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DateLine Sunday, 30 September 2007

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Today is World Heart Day:

Where do you stand?

A warning has been issued by The World Heart Federation on cardiovascular disease (CVD) a global epidemic, which currently contributes to just under a third of global mortality today.

CVD is more prevalent in females ,killing 8.5 million women a year, accounting for half of all deaths of women over 50 in developing countries. It has been identified that throughout the world there are now more overweight than underfed women and more than 100 countries are expected to take part, in a bid to reverse the rapid spread in obesity and diabetes, believed to greatly increase the risk of heart-related disease.

Heart disease and stroke are the world's largest killer, claiming 17.5 million lives each year and thus World Heart Day was created in order to create public awareness of risk factors for heart disease and stroke and to promote preventive measures.

World Heart Day was initiated by World Heart Federation (WHF) by forcing the World Health Organization and UNESCO to set one special day to create awareness to the world population towards heart disease and accordingly WHO and UNESCO had agreed to declare the last Sunday of the month of September since year 2000 as World Heart Day.

The theme of this year's World Heart Day is "Team Up for Healthy Hearts" and the day's activities include free screenings, walks, runs, jump rope sessions, fitness events, public talks, scientific forums, exhibitions, concerts, sports tournaments and much more.

An exhibition and a Heart Health Walk will be held by the Sri Lanka Heart Association at the BMICH to promote heart healthy living through awareness campaigns today.

Dr S. J. Steven, President of the Heart Association Sri Lanka(SLHA) attributes heart disease to the rising frustration plagued with unemployment which causes stress that kills and urged industrialists and other job providers to be mindful of this alarming factor of stress in youth and to offer them jobs of their choice which would not only bring them job satisfaction but also increase productivity and in turn boost the country's economy.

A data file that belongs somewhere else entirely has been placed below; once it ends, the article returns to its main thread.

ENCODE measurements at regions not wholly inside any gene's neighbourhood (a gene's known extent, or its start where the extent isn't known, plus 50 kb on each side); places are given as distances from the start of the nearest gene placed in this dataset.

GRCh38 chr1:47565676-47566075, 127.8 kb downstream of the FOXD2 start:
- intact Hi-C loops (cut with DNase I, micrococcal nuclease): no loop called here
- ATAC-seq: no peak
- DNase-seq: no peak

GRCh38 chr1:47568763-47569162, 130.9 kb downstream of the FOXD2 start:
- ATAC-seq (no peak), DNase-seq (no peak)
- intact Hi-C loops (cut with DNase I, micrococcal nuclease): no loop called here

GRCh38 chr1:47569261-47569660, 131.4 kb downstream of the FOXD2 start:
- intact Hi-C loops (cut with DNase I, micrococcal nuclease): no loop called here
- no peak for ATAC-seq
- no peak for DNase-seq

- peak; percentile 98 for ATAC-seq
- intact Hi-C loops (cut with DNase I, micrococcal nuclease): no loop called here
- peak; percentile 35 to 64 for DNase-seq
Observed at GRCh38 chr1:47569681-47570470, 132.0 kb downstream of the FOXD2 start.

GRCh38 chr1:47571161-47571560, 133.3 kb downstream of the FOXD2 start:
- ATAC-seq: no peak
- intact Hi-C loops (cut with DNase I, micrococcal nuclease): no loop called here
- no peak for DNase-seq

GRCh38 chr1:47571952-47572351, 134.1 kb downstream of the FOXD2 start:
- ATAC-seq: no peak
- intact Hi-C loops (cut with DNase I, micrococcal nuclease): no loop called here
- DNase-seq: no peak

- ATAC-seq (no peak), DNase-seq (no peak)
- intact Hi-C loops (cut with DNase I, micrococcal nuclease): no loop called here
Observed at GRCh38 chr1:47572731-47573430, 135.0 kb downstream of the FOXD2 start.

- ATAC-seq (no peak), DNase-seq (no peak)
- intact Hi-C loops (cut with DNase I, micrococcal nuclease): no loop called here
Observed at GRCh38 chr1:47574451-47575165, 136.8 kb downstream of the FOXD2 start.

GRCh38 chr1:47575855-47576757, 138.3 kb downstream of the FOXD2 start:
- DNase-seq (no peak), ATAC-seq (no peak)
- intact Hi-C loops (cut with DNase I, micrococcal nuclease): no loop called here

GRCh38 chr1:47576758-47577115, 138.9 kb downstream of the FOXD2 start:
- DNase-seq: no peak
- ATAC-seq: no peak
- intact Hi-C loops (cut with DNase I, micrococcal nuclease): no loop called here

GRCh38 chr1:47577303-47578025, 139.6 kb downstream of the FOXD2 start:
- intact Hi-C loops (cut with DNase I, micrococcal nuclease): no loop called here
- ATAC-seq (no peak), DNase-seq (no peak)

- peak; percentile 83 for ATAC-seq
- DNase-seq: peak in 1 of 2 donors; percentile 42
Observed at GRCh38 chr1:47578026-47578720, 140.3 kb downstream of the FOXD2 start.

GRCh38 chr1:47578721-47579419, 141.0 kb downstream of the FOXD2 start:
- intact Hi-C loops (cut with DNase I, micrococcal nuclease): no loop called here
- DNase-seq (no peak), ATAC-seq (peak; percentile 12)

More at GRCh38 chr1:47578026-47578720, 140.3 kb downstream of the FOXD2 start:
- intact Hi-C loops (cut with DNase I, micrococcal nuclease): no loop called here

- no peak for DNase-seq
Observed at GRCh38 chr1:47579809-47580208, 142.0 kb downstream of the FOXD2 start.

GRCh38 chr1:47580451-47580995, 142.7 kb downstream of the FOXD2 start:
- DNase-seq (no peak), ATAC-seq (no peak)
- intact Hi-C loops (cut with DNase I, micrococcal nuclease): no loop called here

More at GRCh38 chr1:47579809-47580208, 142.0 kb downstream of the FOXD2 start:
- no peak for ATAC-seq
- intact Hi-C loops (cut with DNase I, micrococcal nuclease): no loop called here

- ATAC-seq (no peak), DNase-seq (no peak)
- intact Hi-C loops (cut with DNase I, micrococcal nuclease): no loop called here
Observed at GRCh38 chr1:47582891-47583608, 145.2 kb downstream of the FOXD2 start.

He said that while in the developed countries the high incidence of death by heart diseases is lowering, it has become the number one killer in Sri Lanka now and today, one of the key risk factors is diet and lifestyle.

Coconut could be considered an equivalent to meat and consumption is not desirable to the heart. Rural women are very high prone to the stress syndrome as evident in the increase in the number of deaths of rural women in Sri Lanka.

Dr. Rohan Gunawardene, Coordinator for World Heart Day, SLHA says that unlike other diseases, the cause factors of heart diseases are many.

Age, genes, smoking, food habits are some factors and some people are unaware as to how to prevent and control it.

Hence, an awareness campaign will be launched today in keeping with this year's theme of "Team Up for a Healthy Heart"; the campaign will be initiated with a walk for heart health and a heart health life style fair.

rosanne@sundayobserver.lk
 

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